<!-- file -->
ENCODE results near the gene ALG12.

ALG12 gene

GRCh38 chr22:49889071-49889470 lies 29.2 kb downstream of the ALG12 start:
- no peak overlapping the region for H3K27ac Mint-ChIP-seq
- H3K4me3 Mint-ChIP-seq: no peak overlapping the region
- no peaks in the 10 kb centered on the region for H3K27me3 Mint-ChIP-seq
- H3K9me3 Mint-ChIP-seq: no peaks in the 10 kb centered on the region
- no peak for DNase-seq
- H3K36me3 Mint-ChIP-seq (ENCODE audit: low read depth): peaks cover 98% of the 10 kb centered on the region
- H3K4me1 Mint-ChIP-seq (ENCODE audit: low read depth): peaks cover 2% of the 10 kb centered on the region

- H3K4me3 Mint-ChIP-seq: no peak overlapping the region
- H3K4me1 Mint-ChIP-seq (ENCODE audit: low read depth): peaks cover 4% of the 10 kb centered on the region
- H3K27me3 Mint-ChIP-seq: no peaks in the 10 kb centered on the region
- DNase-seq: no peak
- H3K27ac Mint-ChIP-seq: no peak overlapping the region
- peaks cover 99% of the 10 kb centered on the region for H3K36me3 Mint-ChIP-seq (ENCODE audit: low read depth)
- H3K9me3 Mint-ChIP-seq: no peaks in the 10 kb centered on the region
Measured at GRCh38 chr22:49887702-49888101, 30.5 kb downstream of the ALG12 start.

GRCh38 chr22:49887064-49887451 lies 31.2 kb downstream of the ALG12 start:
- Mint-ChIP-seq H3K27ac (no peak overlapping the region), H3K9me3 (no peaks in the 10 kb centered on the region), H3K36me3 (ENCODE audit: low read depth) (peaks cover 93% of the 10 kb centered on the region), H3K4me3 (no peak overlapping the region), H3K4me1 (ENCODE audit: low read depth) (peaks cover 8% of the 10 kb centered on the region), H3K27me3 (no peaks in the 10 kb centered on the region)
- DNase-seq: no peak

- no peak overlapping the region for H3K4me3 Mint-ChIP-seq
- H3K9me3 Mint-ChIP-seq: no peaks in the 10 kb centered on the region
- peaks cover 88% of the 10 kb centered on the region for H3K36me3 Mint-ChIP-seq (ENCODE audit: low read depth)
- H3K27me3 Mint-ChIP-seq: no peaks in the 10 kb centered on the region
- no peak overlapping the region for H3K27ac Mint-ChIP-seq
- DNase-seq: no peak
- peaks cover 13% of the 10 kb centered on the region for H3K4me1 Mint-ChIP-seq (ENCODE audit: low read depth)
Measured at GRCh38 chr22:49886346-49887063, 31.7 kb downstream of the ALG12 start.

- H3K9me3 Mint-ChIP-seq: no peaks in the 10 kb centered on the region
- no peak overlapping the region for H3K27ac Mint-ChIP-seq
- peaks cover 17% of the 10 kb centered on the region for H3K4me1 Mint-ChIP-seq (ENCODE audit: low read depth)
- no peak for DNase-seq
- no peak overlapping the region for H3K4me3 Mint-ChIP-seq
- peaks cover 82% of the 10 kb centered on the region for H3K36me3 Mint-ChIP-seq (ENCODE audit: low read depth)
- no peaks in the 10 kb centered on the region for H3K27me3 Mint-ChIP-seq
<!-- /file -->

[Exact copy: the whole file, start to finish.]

ENCODE results near the gene ALG12.

ALG12 gene

GRCh38 chr22:49889071-49889470 lies 29.2 kb downstream of the ALG12 start:
- no peak overlapping the region for H3K27ac Mint-ChIP-seq
- H3K4me3 Mint-ChIP-seq: no peak overlapping the region
- no peaks in the 10 kb centered on the region for H3K27me3 Mint-ChIP-seq
- H3K9me3 Mint-ChIP-seq: no peaks in the 10 kb centered on the region
- no peak for DNase-seq
- H3K36me3 Mint-ChIP-seq (ENCODE audit: low read depth): peaks cover 98% of the 10 kb centered on the region
- H3K4me1 Mint-ChIP-seq (ENCODE audit: low read depth): peaks cover 2% of the 10 kb centered on the region

- H3K4me3 Mint-ChIP-seq: no peak overlapping the region
- H3K4me1 Mint-ChIP-seq (ENCODE audit: low read depth): peaks cover 4% of the 10 kb centered on the region
- H3K27me3 Mint-ChIP-seq: no peaks in the 10 kb centered on the region
- DNase-seq: no peak
- H3K27ac Mint-ChIP-seq: no peak overlapping the region
- peaks cover 99% of the 10 kb centered on the region for H3K36me3 Mint-ChIP-seq (ENCODE audit: low read depth)
- H3K9me3 Mint-ChIP-seq: no peaks in the 10 kb centered on the region
Measured at GRCh38 chr22:49887702-49888101, 30.5 kb downstream of the ALG12 start.

GRCh38 chr22:49887064-49887451 lies 31.2 kb downstream of the ALG12 start:
- Mint-ChIP-seq H3K27ac (no peak overlapping the region), H3K9me3 (no peaks in the 10 kb centered on the region), H3K36me3 (ENCODE audit: low read depth) (peaks cover 93% of the 10 kb centered on the region), H3K4me3 (no peak overlapping the region), H3K4me1 (ENCODE audit: low read depth) (peaks cover 8% of the 10 kb centered on the region), H3K27me3 (no peaks in the 10 kb centered on the region)
- DNase-seq: no peak

- no peak overlapping the region for H3K4me3 Mint-ChIP-seq
- H3K9me3 Mint-ChIP-seq: no peaks in the 10 kb centered on the region
- peaks cover 88% of the 10 kb centered on the region for H3K36me3 Mint-ChIP-seq (ENCODE audit: low read depth)
- H3K27me3 Mint-ChIP-seq: no peaks in the 10 kb centered on the region
- no peak overlapping the region for H3K27ac Mint-ChIP-seq
- DNase-seq: no peak
- peaks cover 13% of the 10 kb centered on the region for H3K4me1 Mint-ChIP-seq (ENCODE audit: low read depth)
Measured at GRCh38 chr22:49886346-49887063, 31.7 kb downstream of the ALG12 start.

- H3K9me3 Mint-ChIP-seq: no peaks in the 10 kb centered on the region
- no peak overlapping the region for H3K27ac Mint-ChIP-seq
- peaks cover 17% of the 10 kb centered on the region for H3K4me1 Mint-ChIP-seq (ENCODE audit: low read depth)
- no peak for DNase-seq
- no peak overlapping the region for H3K4me3 Mint-ChIP-seq
- peaks cover 82% of the 10 kb centered on the region for H3K36me3 Mint-ChIP-seq (ENCODE audit: low read depth)
- no peaks in the 10 kb centered on the region for H3K27me3 Mint-ChIP-seq